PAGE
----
|Publication number||US7715642 B1|
|Application number||US 08/886,226|
|Publication date||May 11, 2010|
|Filing date||Jul 1, 1997|
|Priority date||Jun 6, 1995|
|Publication number||08886226, 886226, US 7715642 B1, US 7715642B1, US-B1-7715642, US7715642 B1, US7715642B1|
|Inventors||Roger S. Collins, Tony L. Robinson|
|Original Assignee||Hewlett-Packard Development Company, L.P.|
|Export Citation||BiBTeX, EndNote, RefMan|
|Patent Citations (17), Non-Patent Citations (1), Referenced by (8), Classifications (17), Legal Events (3)|
|External Links: USPTO, USPTO Assignment, Espacenet|
This is a continuation of application Ser. No. 08/468,290, filed Jun. 6, 1995, now abandoned.
This invention relates to image compressing.
Multimedia programs and games often display animation on a computer screen by the use of transparent bitmaps or “sprites”. Each sprite may include regions each exhibiting its own color. Like animation cells in cartoon animation, a series of sprites is overlaid on a background to create the illusion of motion. Most computer animation titles start with an artist drawing black and white line drawings on paper, scanning them into a computer, and then colorizing the image.
MultiMedia animation sequences can be made up of many different sprites, some moving more than others, with as many as one-hundred or more bitmaps being displayed per second. A typical Windows MultiMedia bitmap takes one byte per pixel, so that a 640×480 pixel screen takes 300,000 bytes. A sprite that measures 100×100 pixels takes 10,000 bytes ( 1/30th of the screen size).
Sprites are stored, along with the computer animation program, on a hard disk drive or CD-ROM. Because sprites occupy a large amount of disk space, a customer's hard disk drive could be filled by a single multimedia title. In a CD-ROM drive, which is slower than a hard disk drive, it is difficult to pull the large sprites from the CD-ROM drive quickly enough to create a convincing illusion of motion.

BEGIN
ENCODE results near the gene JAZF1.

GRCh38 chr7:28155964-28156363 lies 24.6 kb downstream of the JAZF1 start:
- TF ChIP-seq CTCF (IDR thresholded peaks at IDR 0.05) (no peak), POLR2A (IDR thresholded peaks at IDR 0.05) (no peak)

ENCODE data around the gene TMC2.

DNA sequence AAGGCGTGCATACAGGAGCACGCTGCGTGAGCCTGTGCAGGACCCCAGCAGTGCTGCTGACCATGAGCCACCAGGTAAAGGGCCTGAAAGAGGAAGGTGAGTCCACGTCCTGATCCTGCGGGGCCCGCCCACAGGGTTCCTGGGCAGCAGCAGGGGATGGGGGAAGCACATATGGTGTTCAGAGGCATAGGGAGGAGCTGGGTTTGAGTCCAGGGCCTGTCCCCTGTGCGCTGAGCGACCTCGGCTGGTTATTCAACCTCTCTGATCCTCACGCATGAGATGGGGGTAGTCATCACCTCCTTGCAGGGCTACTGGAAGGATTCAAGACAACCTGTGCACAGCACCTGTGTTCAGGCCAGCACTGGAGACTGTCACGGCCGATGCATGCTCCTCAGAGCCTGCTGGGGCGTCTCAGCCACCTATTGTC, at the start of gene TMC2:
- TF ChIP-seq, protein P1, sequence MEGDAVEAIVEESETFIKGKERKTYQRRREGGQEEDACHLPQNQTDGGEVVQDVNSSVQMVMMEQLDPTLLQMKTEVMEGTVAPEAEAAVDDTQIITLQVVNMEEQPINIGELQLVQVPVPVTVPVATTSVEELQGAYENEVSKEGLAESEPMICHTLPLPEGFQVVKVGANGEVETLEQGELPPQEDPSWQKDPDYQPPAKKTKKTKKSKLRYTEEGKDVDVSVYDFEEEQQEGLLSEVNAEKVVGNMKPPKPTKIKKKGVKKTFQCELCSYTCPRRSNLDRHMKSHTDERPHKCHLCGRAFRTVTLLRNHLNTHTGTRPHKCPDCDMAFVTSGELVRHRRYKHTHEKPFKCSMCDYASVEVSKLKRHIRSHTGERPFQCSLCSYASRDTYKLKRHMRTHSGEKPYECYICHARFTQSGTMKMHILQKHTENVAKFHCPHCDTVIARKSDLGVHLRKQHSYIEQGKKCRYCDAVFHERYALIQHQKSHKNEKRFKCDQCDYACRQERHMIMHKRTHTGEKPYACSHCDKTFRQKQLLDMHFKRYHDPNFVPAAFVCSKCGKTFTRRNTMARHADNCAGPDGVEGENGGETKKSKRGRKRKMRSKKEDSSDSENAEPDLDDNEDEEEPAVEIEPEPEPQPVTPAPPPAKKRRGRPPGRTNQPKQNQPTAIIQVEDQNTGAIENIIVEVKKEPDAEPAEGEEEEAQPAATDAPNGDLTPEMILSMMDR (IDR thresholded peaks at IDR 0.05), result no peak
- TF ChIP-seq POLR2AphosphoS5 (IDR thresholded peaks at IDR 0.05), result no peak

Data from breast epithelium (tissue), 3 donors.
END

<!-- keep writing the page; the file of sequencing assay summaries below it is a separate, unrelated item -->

Sometimes the sprites are compressed for storage and decompressed for display on the screen. Compression ratios of 2:1 have been achieved for complex multi-color images. Higher compression ratios are possible using sprites having only simple solid color patterns, or slower decompression algorithms, or lossy compression.
Some titles such as “Freddie Fish and the Missing Kelp Seeds” use simple coloring schemes. Titles built from Macromedia's Director tool, such as “Barbie and Her Magical House”, slow down the animation rate and use transitions rather than animation. Broderbund's Living Books titles use small sprites and animate only one object at a time.
Some game systems, such as Nintendo or Sega, store a few generic sprites, and re-use them as much as possible. For example, to make Mario run, “Mario Brothers” needs just three or four sprites showing Mario in different stages of running. A whole title can be built out of about a hundred sprites.
Most DOS-based titles use 320×200 resolution. For example, “DOOM” uses the 320×200 mode and small sprites (maybe 20×20 pixels) that are scaled up in size. “7th Guest” crops off the top and bottom of the screen for a “letterbox” style format that is about 600×200.
In general, in one aspect, the invention features a method of compressing an image (e.g., a sprite) having at least three textures (e.g., colors or patterns). In the method, a map is generated which represents boundaries separating regions of the image, and pointers are generated associating the regions with respective ones of the textures.